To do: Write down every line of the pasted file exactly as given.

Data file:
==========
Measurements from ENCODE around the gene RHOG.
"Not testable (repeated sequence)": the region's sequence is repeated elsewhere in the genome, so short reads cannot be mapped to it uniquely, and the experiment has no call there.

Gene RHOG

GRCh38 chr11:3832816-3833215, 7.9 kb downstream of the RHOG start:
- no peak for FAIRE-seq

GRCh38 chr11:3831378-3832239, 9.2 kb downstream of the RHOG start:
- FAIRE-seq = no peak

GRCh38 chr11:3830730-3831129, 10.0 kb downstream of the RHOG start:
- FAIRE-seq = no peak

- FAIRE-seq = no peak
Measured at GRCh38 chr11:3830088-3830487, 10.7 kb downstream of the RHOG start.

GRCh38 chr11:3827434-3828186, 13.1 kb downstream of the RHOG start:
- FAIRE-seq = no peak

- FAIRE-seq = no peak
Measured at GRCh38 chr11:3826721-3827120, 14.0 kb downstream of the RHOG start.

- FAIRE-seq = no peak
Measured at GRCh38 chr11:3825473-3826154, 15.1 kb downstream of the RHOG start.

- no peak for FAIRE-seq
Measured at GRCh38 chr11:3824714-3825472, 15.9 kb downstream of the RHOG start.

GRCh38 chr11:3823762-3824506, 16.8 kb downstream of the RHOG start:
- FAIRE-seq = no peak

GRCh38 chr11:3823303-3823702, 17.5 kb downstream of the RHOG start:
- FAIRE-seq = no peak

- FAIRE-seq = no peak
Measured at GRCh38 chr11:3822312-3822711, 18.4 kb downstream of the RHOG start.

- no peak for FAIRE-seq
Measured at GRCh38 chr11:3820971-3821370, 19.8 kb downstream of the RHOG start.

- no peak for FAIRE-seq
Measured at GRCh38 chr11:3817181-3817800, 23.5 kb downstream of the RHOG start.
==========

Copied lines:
Measurements from ENCODE around the gene RHOG.
"Not testable (repeated sequence)": the region's sequence is repeated elsewhere in the genome, so short reads cannot be mapped to it uniquely, and the experiment has no call there.

Gene RHOG

GRCh38 chr11:3832816-3833215, 7.9 kb downstream of the RHOG start:
- no peak for FAIRE-seq

GRCh38 chr11:3831378-3832239, 9.2 kb downstream of the RHOG start:
- FAIRE-seq = no peak

GRCh38 chr11:3830730-3831129, 10.0 kb downstream of the RHOG start:
- FAIRE-seq = no peak

- FAIRE-seq = no peak
Measured at GRCh38 chr11:3830088-3830487, 10.7 kb downstream of the RHOG start.

GRCh38 chr11:3827434-3828186, 13.1 kb downstream of the RHOG start:
- FAIRE-seq = no peak

- FAIRE-seq = no peak
Measured at GRCh38 chr11:3826721-3827120, 14.0 kb downstream of the RHOG start.

- FAIRE-seq = no peak
Measured at GRCh38 chr11:3825473-3826154, 15.1 kb downstream of the RHOG start.

- no peak for FAIRE-seq
Measured at GRCh38 chr11:3824714-3825472, 15.9 kb downstream of the RHOG start.

GRCh38 chr11:3823762-3824506, 16.8 kb downstream of the RHOG start:
- FAIRE-seq = no peak

GRCh38 chr11:3823303-3823702, 17.5 kb downstream of the RHOG start:
- FAIRE-seq = no peak

- FAIRE-seq = no peak
Measured at GRCh38 chr11:3822312-3822711, 18.4 kb downstream of the RHOG start.

- no peak for FAIRE-seq
Measured at GRCh38 chr11:3820971-3821370, 19.8 kb downstream of the RHOG start.

- no peak for FAIRE-seq
Measured at GRCh38 chr11:3817181-3817800, 23.5 kb downstream of the RHOG start.